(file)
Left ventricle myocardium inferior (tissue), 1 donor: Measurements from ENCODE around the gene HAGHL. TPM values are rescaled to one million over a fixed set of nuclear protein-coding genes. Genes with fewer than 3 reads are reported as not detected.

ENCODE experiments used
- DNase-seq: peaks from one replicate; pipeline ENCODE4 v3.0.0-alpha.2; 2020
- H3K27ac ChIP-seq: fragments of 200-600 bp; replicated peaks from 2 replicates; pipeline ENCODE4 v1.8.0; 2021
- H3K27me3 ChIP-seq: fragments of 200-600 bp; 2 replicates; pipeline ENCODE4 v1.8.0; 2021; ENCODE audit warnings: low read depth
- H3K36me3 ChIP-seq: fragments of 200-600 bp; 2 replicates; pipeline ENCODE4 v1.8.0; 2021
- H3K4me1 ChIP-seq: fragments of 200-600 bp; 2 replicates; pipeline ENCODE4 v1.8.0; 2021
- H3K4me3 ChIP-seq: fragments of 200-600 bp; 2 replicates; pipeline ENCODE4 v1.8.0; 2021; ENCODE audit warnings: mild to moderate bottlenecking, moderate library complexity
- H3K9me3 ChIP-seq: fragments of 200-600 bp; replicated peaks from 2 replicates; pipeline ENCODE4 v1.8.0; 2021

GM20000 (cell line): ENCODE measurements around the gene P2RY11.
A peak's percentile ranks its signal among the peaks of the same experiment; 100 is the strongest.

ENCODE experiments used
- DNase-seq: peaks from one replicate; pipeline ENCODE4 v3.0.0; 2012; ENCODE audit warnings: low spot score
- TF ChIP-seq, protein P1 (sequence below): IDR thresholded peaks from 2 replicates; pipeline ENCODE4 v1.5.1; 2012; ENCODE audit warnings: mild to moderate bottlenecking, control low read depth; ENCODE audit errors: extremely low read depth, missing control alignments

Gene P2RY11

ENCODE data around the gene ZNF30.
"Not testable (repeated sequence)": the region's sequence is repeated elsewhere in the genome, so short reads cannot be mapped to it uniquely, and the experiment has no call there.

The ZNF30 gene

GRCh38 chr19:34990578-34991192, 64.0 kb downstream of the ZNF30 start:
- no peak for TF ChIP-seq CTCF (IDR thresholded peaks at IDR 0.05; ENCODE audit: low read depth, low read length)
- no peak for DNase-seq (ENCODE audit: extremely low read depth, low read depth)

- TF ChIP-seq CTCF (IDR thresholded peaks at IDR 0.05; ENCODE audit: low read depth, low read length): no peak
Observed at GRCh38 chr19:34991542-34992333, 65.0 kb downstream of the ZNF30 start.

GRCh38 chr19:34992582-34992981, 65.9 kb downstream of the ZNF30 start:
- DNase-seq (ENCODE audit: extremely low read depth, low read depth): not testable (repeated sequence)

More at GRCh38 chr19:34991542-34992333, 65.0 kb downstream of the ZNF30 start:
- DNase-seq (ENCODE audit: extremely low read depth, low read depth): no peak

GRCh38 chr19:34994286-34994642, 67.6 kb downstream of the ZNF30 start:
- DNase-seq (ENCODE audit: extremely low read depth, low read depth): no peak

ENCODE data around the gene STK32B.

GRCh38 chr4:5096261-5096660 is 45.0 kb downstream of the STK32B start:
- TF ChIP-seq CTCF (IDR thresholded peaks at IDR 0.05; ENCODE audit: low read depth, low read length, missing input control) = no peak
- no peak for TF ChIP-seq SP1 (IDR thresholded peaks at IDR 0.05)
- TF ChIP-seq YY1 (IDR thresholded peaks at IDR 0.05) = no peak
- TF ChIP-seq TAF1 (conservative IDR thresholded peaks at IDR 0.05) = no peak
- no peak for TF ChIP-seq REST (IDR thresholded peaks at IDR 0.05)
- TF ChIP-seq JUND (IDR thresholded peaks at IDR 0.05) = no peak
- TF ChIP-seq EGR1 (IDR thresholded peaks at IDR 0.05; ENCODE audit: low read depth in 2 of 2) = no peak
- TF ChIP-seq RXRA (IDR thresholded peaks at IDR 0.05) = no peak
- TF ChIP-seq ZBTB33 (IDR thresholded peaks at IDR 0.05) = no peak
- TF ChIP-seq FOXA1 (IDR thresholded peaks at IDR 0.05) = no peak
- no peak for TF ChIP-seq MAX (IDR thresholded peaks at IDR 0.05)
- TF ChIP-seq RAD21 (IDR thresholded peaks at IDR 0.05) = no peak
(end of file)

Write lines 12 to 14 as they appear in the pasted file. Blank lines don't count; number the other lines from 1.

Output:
ENCODE experiments used
- DNase-seq: peaks from one replicate; pipeline ENCODE4 v3.0.0; 2012; ENCODE audit warnings: low spot score
- TF ChIP-seq, protein P1 (sequence below): IDR thresholded peaks from 2 replicates; pipeline ENCODE4 v1.5.1; 2012; ENCODE audit warnings: mild to moderate bottlenecking, control low read depth; ENCODE audit errors: extremely low read depth, missing control alignments